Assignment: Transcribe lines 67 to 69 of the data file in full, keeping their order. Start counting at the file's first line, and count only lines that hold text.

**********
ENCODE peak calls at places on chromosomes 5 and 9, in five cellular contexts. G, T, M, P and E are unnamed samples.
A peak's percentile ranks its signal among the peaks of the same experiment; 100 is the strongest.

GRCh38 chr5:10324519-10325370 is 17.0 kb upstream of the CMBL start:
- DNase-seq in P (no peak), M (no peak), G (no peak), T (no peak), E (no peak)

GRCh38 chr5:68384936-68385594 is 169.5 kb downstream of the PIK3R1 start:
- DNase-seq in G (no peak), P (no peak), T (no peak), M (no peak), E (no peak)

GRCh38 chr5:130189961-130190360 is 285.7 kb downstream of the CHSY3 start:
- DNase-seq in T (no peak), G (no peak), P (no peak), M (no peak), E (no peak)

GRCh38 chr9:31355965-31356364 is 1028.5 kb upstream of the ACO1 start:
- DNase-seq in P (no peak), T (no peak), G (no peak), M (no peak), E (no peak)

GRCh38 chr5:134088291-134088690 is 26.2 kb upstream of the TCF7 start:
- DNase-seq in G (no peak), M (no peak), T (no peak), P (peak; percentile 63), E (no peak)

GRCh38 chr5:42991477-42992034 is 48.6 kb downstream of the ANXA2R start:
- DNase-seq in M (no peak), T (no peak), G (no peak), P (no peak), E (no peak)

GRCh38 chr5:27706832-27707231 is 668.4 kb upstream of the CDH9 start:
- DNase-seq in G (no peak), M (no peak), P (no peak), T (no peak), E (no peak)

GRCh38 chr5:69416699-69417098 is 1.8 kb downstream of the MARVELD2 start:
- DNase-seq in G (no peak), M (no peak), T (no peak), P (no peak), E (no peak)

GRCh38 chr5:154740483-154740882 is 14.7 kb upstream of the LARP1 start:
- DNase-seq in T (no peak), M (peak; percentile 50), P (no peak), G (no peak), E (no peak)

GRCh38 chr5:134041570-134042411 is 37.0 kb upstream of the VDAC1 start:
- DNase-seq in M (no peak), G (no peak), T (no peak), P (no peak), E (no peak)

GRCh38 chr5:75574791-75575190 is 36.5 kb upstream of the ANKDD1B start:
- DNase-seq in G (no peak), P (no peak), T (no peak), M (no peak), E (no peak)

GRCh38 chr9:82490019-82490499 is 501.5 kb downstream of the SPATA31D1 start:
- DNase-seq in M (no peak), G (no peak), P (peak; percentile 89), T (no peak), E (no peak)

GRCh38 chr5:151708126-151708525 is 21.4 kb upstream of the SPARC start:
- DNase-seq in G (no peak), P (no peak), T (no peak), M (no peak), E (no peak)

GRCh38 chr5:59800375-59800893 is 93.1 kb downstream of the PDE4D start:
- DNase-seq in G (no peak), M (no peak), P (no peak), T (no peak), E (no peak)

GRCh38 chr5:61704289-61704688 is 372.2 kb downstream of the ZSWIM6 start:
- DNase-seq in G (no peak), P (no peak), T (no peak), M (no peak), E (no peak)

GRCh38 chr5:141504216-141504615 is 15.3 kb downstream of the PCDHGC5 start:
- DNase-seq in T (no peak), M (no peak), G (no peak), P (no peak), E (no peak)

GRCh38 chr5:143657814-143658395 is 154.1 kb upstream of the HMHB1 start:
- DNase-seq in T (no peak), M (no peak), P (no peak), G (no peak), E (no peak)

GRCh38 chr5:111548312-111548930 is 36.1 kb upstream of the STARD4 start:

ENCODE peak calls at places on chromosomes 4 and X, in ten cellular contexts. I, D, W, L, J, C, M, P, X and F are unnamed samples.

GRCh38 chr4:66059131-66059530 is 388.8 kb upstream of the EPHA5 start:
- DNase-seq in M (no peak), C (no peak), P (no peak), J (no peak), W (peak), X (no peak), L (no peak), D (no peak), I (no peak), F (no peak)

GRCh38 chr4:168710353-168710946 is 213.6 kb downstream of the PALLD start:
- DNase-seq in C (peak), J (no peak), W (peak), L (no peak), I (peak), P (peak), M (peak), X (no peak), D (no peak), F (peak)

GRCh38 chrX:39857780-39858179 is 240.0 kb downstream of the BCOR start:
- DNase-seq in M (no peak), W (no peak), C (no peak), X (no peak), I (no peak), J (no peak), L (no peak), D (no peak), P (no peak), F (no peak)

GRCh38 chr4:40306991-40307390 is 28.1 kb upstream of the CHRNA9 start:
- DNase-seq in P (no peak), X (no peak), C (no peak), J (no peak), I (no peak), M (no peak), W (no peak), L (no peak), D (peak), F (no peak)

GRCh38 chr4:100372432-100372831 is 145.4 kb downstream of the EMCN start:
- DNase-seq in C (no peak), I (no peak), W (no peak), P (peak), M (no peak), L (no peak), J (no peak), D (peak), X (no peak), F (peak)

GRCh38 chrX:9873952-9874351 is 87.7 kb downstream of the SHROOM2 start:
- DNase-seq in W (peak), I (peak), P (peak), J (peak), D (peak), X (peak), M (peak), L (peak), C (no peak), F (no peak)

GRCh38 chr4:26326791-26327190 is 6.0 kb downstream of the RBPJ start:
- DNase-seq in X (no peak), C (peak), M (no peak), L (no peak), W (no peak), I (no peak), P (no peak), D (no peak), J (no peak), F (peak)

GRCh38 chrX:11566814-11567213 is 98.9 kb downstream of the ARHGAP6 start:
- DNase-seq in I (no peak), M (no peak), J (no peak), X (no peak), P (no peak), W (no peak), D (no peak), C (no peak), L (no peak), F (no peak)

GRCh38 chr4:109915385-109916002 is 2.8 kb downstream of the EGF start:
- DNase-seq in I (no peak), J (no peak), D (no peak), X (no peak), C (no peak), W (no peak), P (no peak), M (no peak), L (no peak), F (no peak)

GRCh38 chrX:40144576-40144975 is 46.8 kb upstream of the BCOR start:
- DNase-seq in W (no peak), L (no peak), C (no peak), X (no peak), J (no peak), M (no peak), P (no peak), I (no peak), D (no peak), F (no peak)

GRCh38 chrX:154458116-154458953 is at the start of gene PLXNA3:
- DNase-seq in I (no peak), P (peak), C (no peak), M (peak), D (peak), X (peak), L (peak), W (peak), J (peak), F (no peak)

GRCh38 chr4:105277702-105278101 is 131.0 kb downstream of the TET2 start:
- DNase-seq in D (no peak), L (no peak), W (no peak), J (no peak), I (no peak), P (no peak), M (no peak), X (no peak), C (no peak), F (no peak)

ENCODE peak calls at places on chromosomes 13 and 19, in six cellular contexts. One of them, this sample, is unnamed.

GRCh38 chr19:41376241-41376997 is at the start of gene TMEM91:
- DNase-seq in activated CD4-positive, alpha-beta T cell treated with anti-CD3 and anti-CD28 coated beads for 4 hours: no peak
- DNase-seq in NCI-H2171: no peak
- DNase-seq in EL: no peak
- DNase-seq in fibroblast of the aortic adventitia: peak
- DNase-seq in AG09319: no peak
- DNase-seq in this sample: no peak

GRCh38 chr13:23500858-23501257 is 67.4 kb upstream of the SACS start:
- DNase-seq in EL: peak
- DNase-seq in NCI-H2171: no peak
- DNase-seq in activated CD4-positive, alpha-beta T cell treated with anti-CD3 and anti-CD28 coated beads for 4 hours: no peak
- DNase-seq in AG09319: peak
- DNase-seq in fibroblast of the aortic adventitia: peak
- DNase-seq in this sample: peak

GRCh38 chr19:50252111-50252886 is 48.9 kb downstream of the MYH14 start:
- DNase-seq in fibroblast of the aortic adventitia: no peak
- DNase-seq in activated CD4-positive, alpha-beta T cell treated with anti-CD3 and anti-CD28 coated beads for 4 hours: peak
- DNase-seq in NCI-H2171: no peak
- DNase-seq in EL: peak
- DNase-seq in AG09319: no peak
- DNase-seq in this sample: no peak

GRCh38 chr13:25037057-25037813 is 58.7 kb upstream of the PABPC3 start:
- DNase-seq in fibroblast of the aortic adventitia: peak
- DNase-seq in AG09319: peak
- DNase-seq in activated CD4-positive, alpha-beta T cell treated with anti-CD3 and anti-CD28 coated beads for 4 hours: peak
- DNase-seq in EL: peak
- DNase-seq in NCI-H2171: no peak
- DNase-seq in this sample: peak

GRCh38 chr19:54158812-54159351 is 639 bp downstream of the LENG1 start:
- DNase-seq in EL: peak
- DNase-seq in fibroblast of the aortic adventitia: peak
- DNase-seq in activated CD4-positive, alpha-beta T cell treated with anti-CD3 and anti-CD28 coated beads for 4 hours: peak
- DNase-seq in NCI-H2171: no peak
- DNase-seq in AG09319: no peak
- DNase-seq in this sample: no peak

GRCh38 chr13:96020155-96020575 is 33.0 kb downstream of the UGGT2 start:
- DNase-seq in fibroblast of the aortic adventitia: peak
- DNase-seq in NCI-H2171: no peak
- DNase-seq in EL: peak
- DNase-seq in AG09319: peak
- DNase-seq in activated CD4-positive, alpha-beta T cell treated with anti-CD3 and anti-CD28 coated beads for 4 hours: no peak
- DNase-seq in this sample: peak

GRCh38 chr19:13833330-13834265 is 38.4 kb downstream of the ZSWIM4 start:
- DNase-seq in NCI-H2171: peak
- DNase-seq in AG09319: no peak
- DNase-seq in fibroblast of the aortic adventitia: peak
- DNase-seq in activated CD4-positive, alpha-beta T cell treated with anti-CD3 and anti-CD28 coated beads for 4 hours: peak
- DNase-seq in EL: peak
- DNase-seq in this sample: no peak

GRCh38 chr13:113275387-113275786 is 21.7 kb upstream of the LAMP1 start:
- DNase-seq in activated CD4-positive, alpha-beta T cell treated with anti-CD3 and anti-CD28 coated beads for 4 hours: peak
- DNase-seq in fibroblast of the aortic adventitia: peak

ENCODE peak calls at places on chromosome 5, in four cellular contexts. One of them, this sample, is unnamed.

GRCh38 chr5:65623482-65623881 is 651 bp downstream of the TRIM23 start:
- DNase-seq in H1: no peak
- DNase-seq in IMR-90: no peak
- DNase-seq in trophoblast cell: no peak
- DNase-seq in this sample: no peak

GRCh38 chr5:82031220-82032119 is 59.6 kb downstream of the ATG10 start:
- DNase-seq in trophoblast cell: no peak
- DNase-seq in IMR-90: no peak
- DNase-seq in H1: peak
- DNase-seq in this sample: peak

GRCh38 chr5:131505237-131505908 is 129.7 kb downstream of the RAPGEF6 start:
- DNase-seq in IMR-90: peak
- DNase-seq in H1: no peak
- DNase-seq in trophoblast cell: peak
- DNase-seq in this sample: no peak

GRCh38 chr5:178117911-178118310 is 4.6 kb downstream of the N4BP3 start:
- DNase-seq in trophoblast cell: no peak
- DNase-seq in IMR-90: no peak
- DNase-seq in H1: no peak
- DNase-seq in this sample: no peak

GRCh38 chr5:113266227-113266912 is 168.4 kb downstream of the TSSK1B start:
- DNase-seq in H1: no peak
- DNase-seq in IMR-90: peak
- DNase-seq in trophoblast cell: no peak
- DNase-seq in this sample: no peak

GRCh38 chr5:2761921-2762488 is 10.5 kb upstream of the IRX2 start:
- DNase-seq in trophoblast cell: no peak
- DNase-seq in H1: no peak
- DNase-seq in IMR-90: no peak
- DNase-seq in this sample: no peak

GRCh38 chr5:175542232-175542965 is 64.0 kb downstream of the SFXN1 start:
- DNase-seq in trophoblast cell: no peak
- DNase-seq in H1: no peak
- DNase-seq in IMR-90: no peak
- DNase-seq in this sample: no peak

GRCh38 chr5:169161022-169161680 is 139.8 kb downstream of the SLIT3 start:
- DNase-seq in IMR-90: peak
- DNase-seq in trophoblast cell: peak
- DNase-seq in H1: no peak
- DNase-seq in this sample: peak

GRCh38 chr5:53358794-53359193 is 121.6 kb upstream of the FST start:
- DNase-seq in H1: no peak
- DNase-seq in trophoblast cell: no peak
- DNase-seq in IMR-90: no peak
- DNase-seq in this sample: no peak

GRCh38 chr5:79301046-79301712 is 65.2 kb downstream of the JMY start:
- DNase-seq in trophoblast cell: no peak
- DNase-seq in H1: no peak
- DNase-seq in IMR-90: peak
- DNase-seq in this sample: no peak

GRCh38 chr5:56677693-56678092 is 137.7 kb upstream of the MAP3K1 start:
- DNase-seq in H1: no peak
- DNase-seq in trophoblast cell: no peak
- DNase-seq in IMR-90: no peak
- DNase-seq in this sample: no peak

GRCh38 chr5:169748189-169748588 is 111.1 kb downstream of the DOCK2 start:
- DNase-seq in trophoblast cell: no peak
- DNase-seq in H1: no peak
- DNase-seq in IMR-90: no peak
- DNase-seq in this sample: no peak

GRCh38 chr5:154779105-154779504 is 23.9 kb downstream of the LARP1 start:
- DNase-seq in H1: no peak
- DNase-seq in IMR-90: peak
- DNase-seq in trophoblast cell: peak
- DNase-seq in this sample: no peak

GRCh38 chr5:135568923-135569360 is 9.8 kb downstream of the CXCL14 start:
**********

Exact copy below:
- DNase-seq in EL: no peak
- DNase-seq in fibroblast of the aortic adventitia: peak
- DNase-seq in AG09319: no peak